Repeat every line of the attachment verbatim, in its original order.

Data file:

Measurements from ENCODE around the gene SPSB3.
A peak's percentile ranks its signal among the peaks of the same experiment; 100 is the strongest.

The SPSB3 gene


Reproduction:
Measurements from ENCODE around the gene SPSB3.
A peak's percentile ranks its signal among the peaks of the same experiment; 100 is the strongest.

The SPSB3 gene